ESJF is not the only organization maintaining a database of Jewish cemeteries. The nonprofit actively uses at least seven other such databases, including those created by the U. S. Commission for the Preservation of America’s Heritage Abroad, the Lo Tishkach organization, and the International Association of Jewish Genealogical Societies.
But Malakhova says these databases are all “shallow” and “full of mistakes.” In many cases, they have only one or two sentences of information about a cemetery and its locality. The historian thinks this is because they worked only with paper documents and didn’t use tech tools.
Nevertheless, ESJF takes that information and expands it by 25 to 50 percent. Sometimes the organization even finds previously undocumented cemeteries.
Many Jews migrated from Eastern Europe in the 1920–1930s, before World War II. As they settled in America and other countries, they formed communities and started keeping memorial books in which they recorded memories of their home villages.
“People had left a town before the war and then they tried to recollect what was there: their grandfather’s and the rabbi’s houses, the synagogue, and the river where they used to swim as children,” Malahkova says. “They drew horses, little humans — whatever they could.”
But apart from that, they drew maps. ESJF now studies them to see where a village and, consequently, a cemetery might be located.
Malakhova says that nobody had done that before ESJF. One of the reasons was that memoir maps were not easily available on the internet.
The historian seems overjoyed every time she shows off photographs from a cemetery that was previously not included in any database — especially when ESJF find gravestones with inscriptions.
“Gravestones have a large historical meaning. Cemeteries with them are high priority places,” she says. “Every time we find one of these, I feel we have done our job well.”
Malakhova takes pride in her work. She believes she is recovering information about something largely forgotten and helping those who care about it.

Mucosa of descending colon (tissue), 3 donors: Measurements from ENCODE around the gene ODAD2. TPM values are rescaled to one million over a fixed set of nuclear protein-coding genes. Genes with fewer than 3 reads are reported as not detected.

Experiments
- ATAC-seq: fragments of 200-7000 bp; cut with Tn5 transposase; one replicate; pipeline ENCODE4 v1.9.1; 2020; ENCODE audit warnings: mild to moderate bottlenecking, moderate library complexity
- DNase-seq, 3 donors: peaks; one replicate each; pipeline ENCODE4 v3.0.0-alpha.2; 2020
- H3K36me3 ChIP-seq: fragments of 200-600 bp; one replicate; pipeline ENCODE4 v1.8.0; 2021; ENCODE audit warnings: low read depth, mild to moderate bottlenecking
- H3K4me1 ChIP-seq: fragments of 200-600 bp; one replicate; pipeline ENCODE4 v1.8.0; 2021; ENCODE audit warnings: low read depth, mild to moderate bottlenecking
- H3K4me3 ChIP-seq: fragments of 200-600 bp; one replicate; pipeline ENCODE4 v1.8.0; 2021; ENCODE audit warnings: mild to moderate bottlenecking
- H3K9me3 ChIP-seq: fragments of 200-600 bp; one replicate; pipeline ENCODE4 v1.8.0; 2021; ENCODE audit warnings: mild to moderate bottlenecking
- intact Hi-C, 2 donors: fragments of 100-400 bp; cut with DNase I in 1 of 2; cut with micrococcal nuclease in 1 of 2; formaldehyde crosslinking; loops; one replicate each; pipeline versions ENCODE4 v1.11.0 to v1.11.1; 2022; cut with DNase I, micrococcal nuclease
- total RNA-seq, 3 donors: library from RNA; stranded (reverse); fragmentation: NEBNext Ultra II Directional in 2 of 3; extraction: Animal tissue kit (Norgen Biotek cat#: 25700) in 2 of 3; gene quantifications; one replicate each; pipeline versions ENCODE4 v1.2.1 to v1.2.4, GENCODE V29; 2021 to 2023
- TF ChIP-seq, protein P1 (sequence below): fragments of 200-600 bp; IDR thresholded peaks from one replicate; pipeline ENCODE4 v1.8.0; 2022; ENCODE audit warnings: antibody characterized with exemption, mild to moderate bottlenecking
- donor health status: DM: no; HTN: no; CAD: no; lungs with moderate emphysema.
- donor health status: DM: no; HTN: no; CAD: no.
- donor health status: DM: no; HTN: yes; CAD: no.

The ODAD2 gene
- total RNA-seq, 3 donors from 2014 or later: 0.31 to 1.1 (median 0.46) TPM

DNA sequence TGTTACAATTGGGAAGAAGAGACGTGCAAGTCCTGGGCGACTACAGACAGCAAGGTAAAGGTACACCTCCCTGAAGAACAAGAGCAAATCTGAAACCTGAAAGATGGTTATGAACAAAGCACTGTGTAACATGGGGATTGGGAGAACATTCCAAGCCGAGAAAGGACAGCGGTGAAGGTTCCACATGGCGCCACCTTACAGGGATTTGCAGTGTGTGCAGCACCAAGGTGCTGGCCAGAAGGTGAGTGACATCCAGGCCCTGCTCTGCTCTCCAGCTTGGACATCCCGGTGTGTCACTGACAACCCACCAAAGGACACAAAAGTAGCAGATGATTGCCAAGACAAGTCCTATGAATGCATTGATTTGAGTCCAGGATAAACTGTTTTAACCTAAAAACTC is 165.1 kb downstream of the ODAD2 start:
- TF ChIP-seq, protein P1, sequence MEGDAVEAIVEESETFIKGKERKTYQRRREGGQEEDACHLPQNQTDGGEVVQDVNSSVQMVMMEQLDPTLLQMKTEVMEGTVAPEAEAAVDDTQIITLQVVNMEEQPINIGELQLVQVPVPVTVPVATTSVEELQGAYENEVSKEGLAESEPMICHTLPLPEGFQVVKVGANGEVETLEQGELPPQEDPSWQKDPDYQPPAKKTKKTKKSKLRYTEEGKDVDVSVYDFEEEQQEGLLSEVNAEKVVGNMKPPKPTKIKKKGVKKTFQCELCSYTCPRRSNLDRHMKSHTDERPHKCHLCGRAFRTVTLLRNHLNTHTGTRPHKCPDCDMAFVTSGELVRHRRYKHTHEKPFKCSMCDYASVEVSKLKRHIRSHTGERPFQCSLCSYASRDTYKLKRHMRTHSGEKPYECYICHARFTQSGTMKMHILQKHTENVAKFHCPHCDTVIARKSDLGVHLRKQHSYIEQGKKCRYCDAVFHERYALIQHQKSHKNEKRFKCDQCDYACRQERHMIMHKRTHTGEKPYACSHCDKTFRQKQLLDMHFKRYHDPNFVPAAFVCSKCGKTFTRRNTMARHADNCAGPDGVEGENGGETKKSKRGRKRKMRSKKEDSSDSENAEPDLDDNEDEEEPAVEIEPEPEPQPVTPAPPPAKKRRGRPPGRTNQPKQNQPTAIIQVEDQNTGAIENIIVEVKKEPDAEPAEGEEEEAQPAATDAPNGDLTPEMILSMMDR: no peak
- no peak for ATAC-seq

“When all the people died and nothing can be found in the archives, the names and numbers on the rocks remain the only things that we know about these people,” Malakhova says.
And the European Commission, the EU’s executive branch, seems to agree with her. It has given ESJF 800,000 euros to cover the tech side of the research and pay salaries. The nonprofit, in turn, promised to find 1,500 Jewish cemeteries across five Eastern European countries: Slovakia, Lithuania, Moldova, Ukraine and Greece too. Two-thirds of them are in Ukraine.
Still, the task is so overwhelming that, for Malakhova, it is like attempting to restore the legendary submerged continent of Atlantis.
“Our Atlantis, so to speak, went down,” she says. “Now we are trying to fish at least some information out and preserve it.”
Protecting the dead
After ESJF finds a cemetery, it takes an extra step to protect it.
When a research team arrives at a site, it launches two drones into the sky above and takes aerial photos. Later, the organization puts the photos together to make 3D models of burial sites. This allows ESJF to see precisely how the place looks and also to make a diagram for those who want to invest in constructing a fence around the cemetery.
“It gives an idea of how a fence will look when it’s built,” ESJF project manager Alexander Bessarab says.
And while ESJF does not build anything, the organization documents Jewish cemeteries and connects those willing to invest in protecting them with a construction firm.
A simple fence shows that somebody cares about these cemeteries, which are “important heritage of the Jewish people,” and thus saves them from vandalism, according to Bessarab.
“Many cemeteries ‘died’ because locals took away gravestones to build sheds, steps for a staircase, footpaths and even schools,” he says. “These people are either extremely ignorant or they just didn’t care. Or both.”
If there are no donors like Philip Decter who contact ESJF to inquire about erecting a fence, the nonprofit just puts these cemeteries on the map and indicates that they are not protected.
Having seen where his great-great-grandmother is buried, Decter plans to return to Ukraine with his family next spring. He wants to put some fencing around the cemetery in Troyanivka village, do some cleaning there, and have a “rededication.”
His trip helped him understand that he can reconnect with the history of his ancestors. Now that he has done it once, he hopes others in his family in the U.S. may also want to visit Ukraine and see Troyanivka.
“I think that the challenge for American Jews from Eastern Europe is that the Holocaust is a bit of a black hole. It is very hard to look at it because of the level of trauma and pain that’s there,” Decter says. “And so getting to go to Ukraine was like putting a little light in that black hole.”
By Denys Krasnikov.